From Challenge to Triumph

Fritz Hanlein and Robert Weigle, Beethoven, Heiligenstadt, 1802

Fritz Hanlein and Robert Weigle, Beethoven, Heiligenstadt, 1802

Growing up playing classical piano, I have always had a tremendous respect for the musical genius, Beethoven. Learning his “Pathetique” Sonata was my biggest challenge; it embodies such power.  So, it’s no surprise that I am drawn to the very human-like marble statue of Beethoven in the town, Heiligenstadt (today part of Vienna). Beethoven traveled to Heiligenstadt from 1802-1824 as he lost his hearing, feeling more and more socially isolated and unable to communicate.  Ultimately, his deafness ended his career as a pianist, but thankfully not as a composer! Here he would take in the fresh air and take walks for inspiration, choosing isolation and country life over the city. He walked along what is now known as the Beethovenweg (Beethoven Walkway). The stream by the path in Heiligenstadt Park inspired his “Scene by the Brook” in his Sixth Symphony. “One goes here and music history really comes alive.” (In Mozart’s Footsteps). And to think that all along walking by the “babbling” stream he heard nothing but the music in his head.

The statue was sculpted posthumously by Fritz Hanlein following a model by Robert Weigl at the end of the 19th century/early 20th century. It was erected by the Association of Male Choirs of Vienna, and was inaugurated Nov. 28, 1910.Though there are numerous statues of Beethoven, in my opinion, this one best represents his genius as a composer, physically, and spiritually.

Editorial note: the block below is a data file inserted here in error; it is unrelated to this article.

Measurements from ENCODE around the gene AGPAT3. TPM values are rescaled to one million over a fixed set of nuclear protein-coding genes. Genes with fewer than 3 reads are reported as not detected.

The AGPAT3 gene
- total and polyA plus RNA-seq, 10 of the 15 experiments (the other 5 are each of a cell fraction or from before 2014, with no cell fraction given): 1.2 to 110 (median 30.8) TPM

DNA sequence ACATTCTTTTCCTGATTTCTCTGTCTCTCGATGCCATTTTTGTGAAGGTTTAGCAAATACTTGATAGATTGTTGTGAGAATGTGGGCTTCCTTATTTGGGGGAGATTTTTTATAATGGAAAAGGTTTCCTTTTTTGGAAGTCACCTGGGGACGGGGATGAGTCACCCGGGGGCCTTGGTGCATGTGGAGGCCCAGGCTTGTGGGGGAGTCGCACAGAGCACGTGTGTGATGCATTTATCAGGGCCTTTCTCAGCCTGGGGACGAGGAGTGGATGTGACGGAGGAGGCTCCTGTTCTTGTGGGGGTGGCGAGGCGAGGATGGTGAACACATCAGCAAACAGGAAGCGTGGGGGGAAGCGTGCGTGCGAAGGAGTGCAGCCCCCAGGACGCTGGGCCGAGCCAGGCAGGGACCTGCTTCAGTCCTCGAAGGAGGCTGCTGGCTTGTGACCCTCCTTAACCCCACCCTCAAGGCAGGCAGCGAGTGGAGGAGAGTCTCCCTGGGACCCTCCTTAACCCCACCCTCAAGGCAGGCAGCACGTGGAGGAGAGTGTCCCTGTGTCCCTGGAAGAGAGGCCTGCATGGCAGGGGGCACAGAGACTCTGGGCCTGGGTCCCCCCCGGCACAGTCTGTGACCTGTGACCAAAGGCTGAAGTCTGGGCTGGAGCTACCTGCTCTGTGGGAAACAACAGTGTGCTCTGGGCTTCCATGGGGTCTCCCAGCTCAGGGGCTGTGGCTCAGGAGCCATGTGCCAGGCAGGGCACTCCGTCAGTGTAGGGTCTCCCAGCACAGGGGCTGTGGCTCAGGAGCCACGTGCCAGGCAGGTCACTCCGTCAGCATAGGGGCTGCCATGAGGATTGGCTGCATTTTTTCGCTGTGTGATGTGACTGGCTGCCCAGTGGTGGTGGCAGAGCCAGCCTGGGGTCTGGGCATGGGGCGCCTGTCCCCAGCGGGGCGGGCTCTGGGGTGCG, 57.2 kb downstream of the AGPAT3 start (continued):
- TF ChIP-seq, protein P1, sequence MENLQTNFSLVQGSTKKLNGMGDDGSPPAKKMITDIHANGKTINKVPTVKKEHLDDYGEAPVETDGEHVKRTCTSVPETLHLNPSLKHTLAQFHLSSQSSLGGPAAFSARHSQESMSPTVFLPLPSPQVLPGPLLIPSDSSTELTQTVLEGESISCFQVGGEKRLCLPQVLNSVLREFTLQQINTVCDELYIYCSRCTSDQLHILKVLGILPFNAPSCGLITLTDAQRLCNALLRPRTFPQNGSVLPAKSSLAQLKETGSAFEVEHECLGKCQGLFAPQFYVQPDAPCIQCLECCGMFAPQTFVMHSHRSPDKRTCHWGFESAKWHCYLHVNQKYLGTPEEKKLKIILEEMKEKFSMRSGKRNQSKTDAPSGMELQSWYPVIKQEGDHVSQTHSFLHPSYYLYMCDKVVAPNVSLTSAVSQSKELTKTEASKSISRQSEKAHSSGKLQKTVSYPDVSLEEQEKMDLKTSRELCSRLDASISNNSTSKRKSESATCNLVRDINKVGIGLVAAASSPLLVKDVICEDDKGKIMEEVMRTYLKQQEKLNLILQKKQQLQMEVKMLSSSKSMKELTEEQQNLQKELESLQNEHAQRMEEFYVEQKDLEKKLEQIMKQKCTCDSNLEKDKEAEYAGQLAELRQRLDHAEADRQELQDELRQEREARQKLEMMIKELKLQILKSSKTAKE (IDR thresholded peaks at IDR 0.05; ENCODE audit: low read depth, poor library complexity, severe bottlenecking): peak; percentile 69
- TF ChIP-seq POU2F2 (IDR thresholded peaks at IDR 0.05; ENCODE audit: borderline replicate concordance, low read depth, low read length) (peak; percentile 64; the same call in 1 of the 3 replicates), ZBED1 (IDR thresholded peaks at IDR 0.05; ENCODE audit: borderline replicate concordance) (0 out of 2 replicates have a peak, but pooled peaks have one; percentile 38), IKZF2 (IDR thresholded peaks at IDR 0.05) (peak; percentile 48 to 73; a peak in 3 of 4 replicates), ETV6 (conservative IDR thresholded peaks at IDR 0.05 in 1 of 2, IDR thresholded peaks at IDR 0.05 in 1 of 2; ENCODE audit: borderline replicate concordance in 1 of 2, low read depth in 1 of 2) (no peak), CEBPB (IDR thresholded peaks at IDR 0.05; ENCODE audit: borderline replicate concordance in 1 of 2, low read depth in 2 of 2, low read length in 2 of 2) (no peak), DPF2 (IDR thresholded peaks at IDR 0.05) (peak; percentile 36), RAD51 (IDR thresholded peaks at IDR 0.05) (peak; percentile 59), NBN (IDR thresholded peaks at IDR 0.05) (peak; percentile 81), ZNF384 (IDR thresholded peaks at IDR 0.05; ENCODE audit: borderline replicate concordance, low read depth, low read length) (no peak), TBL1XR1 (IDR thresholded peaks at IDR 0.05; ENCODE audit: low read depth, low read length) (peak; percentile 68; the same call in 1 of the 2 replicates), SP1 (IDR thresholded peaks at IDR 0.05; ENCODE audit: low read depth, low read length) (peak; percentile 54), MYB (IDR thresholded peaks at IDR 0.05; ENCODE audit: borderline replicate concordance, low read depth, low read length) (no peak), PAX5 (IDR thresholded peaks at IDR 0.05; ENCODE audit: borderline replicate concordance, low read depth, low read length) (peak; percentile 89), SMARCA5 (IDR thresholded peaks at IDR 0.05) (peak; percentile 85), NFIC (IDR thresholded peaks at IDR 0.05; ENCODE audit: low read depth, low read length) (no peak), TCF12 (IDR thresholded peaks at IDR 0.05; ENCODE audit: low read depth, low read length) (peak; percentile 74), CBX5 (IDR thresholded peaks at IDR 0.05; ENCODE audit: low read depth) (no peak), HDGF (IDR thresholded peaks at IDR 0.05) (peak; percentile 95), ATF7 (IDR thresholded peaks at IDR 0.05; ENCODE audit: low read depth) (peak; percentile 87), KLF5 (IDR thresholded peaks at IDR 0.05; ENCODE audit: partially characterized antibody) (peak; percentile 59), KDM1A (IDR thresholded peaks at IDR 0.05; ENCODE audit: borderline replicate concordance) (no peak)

The statue captures his intense, faraway gaze, his wild hair, his deliberate stride, and his hands locked behind his back as he visualizes his music. I can almost feel him composing exquisite music in his head while walking along the path. And I imagine that I can hear his music in my head. I am overcome by its sheer power, from elation to depression. Music was his entire life, and when he became deaf, he was filled with anguish. He turned to alcohol and he was depressed and desperate and even contemplated suicide.

I can relate to Beethoven. I, too, turned to alcohol more than twenty years ago during a difficult time in my life. The emotions that Beethoven struggled with, depression and anxiety, have also played a prominent role with me and are obstacles that I constantly try to navigate.  All of us can overcome these roadblocks. Personally, I have been sober since 1997.

Beethoven discarded the thought of suicide because, ultimately, he felt compelled to create music. His strong character and determination and persistence allowed him to compose mentally since he could hear nothing. His tone became darker but he produced some of his best music when he was deaf. We often are faced with insurmountable obstacles and Beethoven provides a good example of how to deal with frustration and despair.